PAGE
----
We just had a nice reminder of the old days from Tony at Laithwaite's Wine. His latest blog post contains some artworks Jo did for them to mark the move to a new warehouse.
Good people and good wines.
Here are two of the paintings
Two days day before we went on holiday in March, we got a call from Creative Review asking us if we had seen the emails sent about Creative Review's 20 best logos of all time edition. The messages telling us we were included had been sitting unseen in my junk folder for some time, so a frantic search for material to meet the print deadline began.
Some of you will know the story of the NT logo. It was originally revealed in David the Designer's blog a few years ago. I signed away all my rights in return for a £50 bonus. Actually I don't think I ever got asked about the rights!
I'd always expected to visit the theatre one day and find that the NT logo had been purged, so it unfailingly lifted my spirits when it was still in use. I was tempted to tell the staff 'I did that', but always resisted. Jo was less good at keeping quiet when buying souvenirs! So it was great to be reassured by NT designers Michael Mayhew and Charlotte Wilkinson that they'd always liked the logo.
The Creative Review selection is very well balanced. Interesting to see the common themes too - missing parts of letters, typographical snakes (NASA, CNN, British Steel), negative shapes, stencils, logo systems (Deutsche Bank).
It was very pleasing to share a page with Randstad (which I thought was Wim Crouwel's design - just goes to show!) a logo I really admired as a student.
Also interesting to see that some logos took a second to conceive and a few hours to draw, and others took weeks of meetings etc. How do you get the estimate right? I don't think the NT logo ever had a design manual, at a time when Henrion et al would have normally been pitching to do a £50,000 ring binder.
By the way, NT got an amazing 10th place, ahead of famous logos such as Apple, NASA, Rolling Stones, London Underground and Pirelli.
Last year Jo and Ian visited New York, and created an artwork in homage to the legendary Chelsea Hotel
In the Chelsea Hotel we stayed in the room Sid Vicious (allegedly) killed Nancy in.
Resident Ed, of the Chelsea Hotel blog Living with Legends recently wrote to us saying the drawing is now hung in the reception.
You can just see it in the photo below, which Tom Barnes posted on flickr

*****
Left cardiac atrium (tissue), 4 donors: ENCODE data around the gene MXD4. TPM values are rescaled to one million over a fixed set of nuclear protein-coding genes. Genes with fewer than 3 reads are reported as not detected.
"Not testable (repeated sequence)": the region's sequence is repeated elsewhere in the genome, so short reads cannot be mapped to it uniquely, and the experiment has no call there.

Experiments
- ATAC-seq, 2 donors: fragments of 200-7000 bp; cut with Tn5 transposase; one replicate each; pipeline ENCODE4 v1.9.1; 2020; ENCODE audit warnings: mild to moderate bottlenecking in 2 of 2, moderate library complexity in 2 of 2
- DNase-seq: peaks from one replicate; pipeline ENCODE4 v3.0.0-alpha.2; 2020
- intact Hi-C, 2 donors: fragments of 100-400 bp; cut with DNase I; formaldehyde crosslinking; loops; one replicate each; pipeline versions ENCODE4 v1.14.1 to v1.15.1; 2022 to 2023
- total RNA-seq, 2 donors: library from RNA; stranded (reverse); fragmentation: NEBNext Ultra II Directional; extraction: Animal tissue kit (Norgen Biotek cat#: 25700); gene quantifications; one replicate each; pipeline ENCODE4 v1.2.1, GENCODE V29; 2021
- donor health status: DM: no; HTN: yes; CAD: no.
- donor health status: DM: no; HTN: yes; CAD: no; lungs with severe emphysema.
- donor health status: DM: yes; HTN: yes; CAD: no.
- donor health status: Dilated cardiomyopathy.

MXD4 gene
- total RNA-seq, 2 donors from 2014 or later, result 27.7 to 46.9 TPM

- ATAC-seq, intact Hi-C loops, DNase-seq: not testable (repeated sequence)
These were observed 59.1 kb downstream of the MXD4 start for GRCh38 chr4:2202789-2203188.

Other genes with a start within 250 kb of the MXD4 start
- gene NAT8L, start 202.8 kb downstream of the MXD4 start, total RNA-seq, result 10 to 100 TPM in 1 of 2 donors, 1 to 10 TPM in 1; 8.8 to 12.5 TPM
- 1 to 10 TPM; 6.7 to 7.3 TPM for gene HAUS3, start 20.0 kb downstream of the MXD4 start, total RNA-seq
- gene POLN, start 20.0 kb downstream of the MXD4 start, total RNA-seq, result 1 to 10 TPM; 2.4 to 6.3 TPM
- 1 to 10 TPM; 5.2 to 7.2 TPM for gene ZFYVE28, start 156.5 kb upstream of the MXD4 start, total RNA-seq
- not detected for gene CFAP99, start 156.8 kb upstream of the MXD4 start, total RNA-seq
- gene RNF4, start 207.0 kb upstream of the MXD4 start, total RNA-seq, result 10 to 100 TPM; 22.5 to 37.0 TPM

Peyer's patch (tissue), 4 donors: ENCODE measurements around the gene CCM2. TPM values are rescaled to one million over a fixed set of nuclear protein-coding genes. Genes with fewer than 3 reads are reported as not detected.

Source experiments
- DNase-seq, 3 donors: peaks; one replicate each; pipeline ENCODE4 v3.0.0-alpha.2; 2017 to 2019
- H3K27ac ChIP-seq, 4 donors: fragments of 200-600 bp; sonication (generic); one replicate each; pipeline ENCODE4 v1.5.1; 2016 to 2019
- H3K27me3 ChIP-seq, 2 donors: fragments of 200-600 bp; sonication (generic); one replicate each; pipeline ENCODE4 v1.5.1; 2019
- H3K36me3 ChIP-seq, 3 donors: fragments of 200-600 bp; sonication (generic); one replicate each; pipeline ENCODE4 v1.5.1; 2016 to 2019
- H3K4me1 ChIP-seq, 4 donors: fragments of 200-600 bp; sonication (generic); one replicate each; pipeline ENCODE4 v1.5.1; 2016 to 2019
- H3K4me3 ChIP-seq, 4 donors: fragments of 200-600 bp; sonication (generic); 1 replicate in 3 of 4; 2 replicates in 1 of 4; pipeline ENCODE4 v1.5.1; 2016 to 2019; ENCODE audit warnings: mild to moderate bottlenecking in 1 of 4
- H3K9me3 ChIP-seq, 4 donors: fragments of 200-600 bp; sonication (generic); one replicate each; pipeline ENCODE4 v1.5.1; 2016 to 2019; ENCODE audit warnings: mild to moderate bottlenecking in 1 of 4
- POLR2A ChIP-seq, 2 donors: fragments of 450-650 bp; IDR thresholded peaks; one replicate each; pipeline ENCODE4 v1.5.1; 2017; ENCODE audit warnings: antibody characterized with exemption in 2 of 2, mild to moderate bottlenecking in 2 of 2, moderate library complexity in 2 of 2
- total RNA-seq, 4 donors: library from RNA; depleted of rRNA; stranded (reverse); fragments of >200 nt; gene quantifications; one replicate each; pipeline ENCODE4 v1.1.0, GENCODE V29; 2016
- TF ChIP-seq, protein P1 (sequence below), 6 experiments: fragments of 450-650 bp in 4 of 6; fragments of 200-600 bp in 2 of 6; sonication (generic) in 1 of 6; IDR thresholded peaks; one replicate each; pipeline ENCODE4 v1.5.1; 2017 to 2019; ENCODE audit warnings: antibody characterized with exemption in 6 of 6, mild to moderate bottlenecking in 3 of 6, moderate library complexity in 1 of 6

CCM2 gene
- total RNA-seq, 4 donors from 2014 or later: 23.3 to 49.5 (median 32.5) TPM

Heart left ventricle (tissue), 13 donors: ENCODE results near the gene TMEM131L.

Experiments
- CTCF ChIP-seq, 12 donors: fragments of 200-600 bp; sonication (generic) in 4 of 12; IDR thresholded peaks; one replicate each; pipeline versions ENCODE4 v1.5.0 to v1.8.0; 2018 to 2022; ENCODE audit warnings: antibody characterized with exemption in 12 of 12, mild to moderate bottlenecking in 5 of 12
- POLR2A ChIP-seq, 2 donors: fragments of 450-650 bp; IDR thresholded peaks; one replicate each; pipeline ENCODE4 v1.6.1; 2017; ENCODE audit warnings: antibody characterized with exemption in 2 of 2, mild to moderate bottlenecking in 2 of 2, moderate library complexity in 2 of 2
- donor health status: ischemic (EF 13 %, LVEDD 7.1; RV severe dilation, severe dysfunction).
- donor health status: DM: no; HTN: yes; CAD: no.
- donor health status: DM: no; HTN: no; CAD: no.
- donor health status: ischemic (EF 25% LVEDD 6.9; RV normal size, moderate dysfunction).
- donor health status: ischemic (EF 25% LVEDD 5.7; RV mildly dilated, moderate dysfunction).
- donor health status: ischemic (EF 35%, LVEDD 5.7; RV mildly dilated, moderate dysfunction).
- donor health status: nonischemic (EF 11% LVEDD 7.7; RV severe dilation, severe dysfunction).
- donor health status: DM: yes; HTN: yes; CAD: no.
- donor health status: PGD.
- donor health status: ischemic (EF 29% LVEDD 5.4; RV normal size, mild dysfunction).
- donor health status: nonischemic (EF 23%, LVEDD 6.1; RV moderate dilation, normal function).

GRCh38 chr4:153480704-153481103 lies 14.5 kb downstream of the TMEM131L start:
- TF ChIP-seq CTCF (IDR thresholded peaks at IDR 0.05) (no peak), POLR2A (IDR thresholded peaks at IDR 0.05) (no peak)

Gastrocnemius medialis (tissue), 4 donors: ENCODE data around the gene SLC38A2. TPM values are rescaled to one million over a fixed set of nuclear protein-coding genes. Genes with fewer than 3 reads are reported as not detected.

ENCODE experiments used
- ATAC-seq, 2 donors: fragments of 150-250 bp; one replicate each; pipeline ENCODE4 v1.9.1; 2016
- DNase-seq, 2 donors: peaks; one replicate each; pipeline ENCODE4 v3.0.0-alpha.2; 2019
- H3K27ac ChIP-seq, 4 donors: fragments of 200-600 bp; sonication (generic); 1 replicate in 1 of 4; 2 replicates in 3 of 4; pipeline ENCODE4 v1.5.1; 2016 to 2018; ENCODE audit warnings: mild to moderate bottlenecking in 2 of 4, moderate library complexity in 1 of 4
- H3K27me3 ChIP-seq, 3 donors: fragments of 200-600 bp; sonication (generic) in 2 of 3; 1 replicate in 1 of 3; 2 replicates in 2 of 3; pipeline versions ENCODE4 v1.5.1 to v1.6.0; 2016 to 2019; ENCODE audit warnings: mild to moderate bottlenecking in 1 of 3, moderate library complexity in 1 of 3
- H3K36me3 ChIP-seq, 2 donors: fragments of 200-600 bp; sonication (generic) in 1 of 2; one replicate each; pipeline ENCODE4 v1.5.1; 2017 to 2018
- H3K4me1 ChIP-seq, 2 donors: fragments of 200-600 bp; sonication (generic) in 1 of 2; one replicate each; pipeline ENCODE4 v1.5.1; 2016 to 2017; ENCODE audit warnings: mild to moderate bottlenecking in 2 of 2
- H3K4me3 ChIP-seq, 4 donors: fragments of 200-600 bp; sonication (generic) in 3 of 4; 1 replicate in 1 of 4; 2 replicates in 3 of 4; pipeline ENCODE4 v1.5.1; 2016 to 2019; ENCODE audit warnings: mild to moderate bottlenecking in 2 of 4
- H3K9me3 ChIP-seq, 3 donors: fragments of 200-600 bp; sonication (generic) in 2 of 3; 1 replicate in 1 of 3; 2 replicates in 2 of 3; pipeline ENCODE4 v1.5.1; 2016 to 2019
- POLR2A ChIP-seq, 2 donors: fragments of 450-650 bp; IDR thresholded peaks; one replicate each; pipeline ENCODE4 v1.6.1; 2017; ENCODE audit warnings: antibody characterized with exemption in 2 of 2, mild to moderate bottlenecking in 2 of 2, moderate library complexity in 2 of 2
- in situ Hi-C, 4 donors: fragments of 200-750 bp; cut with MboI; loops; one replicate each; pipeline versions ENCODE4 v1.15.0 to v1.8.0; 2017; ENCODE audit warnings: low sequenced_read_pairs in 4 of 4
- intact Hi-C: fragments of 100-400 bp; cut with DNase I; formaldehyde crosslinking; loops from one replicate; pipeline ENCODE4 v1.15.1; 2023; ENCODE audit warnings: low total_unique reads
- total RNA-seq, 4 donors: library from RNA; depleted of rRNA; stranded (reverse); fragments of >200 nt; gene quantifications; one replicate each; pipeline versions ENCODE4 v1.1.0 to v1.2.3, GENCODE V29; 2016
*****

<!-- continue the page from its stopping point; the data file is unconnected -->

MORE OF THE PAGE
Thankyou to Tom for taking the pic, to Ed for letting us know about it, and to Jerry for keeping his promise to display the drawing.
Our postings dried up over the summer, as work and other commitments left little spare time.
You can thank or blame Friends Reunited for one of these distractions.
Returning to the theme of social mobility from an earlier post:
A few years back Al, Andy and I rediscovered each other after almost 40 years on the road of life. We grew up in and around Barnsley, descendents of miners, glassblowers, weavers and other long-gone local trades. Eventually we went to Holgate Grammar School, where we studied art as one of our A-levels and Al and I played in a short-lived teenage group.
After A-levels we went our separate ways, married and raised families. Andy lived in Zimbabwe and now works in Dubai.
Al moved southwards and is now settling in the west country. I put down roots in Reading. Music has been a big part of all our lives, and Al and Andy have played in bands on and off for years. Which is where this DVD springs from. We got together in our gardens in pairs, and twice as a trio, to play tunes and drink beer, wine and whisky. And I got the urge to perform.
Leonard Cohen talks of being ‘just a sixty-year-old with a crazy dream’. That (loosely) described me in early 2010. So when friend Marti mentioned her 60th was coming up in September, I rashly said we would play a gig for her. The initial idea was a few songs from each decade of our lives. A weeding process turned this into about 30 classics which we managed to try out a couple of times. An unexpected encore meant finding some more which we never rehearsed at all. Fortunately we had a supportive audience. Al and Andy’s talents were augmented on the night by Paddy’s brother Steve on bass. Paddy, Marti, family & friends provided a wonderful stage and crowd for us in their garden in Ellerker, and some small musical miracles happened.
Jo took along a video camera just for the fun of it. We were amazed by the results, so we ended up with a music DVD to edit and produce – something we'd never tried before. Apple iMovie and iDVD did the trick and we had 100 copies run off. Here are the YTube highlights: